Codling moth.  This is the proverbial “worm in the apple.” It is the most serious insect pest of apple worldwide and is very common throughout the United States. In Wisconsin, there are two generations per year, from late spring into early summer, and late summer into fall. Damage is very diagnostic. The eggs are laid externally and the very tiny young hatchling larva tunnels into the fruit to the core area where this insect prefers to feed. Most of the damage is to the seeds and surrounding tissues in the core, but some feeding can occur outside this area. There is always a tunnel to the outside, through which the larva pushes waste material (frass) that accumulates on the fruit surface until it weathers. Often this tunnel opens at the flower end of the fruit, but it can go out near the stem, or anywhere on the side of the fruit. Infested fruit often fall from the tree. Larvae can still be in fruit well into September. When fully grown they are about 1/3” long and cream to pinkish in color.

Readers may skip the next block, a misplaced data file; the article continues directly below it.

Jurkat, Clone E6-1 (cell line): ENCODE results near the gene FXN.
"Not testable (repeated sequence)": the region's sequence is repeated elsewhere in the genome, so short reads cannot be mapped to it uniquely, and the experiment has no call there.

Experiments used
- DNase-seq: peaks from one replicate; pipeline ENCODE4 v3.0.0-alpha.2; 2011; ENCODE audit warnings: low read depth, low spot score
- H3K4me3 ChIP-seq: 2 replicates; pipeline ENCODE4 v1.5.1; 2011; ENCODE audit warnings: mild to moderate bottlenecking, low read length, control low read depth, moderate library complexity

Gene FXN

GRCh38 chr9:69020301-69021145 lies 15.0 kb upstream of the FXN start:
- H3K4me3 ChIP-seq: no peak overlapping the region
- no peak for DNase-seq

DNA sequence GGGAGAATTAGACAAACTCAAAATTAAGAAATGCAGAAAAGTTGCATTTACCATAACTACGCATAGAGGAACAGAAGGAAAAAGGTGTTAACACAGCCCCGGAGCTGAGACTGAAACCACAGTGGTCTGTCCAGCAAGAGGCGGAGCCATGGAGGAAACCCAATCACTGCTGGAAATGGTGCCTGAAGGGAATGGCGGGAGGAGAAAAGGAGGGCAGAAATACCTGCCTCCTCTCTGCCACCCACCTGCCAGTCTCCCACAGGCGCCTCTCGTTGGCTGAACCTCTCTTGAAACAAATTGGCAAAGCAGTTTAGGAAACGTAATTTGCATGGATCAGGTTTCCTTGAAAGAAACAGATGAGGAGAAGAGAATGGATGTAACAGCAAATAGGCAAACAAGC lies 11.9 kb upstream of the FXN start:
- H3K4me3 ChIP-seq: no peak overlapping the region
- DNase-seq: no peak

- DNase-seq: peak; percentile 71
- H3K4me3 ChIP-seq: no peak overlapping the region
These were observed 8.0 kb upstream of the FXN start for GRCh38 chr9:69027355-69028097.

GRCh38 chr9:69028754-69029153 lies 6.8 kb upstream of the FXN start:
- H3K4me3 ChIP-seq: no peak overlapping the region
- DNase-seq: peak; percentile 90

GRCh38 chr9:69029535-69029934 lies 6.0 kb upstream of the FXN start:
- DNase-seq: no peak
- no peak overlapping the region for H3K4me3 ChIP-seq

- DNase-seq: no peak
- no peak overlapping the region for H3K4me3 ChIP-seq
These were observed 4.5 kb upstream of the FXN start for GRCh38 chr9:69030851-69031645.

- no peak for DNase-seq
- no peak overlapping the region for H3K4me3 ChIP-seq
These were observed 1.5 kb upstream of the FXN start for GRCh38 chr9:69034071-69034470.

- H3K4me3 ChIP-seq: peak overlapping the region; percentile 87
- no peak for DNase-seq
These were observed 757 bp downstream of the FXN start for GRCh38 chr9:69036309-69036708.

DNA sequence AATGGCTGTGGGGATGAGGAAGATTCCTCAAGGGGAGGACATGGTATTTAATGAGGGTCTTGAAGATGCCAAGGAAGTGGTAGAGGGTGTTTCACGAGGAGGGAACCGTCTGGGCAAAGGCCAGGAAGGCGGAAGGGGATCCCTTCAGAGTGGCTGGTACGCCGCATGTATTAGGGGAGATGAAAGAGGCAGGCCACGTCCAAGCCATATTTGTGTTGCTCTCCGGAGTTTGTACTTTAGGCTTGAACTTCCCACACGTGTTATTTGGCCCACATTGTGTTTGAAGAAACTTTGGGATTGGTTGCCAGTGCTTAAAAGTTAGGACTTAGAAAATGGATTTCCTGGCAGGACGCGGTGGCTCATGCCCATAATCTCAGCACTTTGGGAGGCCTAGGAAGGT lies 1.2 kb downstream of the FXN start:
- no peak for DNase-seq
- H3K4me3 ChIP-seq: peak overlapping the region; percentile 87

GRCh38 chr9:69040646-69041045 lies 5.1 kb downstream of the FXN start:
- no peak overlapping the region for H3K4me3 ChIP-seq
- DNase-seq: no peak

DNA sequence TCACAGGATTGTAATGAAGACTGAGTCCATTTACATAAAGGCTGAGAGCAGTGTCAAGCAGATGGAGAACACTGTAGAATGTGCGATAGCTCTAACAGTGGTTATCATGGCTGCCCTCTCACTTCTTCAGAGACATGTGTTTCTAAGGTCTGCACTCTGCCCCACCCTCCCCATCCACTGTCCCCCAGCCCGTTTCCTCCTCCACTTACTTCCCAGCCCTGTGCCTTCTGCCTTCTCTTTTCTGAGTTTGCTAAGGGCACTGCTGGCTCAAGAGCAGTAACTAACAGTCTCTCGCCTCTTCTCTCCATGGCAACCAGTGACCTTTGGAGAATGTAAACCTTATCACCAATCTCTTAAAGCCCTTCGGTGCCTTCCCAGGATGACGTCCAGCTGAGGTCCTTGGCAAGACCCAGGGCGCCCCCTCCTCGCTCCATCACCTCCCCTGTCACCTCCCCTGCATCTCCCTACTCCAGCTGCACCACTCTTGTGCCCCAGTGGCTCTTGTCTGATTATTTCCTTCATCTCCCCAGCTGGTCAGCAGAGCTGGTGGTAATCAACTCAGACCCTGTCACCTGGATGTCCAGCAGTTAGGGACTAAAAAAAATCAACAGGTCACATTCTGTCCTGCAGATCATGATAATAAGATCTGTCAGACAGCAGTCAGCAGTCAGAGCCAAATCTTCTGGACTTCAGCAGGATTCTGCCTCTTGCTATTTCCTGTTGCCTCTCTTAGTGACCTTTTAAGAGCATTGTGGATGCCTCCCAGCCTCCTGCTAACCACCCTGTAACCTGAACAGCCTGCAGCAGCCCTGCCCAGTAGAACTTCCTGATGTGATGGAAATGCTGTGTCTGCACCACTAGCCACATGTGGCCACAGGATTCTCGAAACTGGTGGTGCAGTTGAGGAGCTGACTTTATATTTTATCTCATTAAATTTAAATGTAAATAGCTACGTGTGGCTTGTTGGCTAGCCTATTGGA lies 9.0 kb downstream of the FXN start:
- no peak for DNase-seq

Codling moth waste material (frass) may accumulate at the surface of the fruit, often at the flower end.

Codling moth waste material (frass) may accumulate at the surface of the fruit, often at the flower end.

Larval feeding by codling moth is mostly in the core area.

Larval feeding by codling moth is mostly in the core area.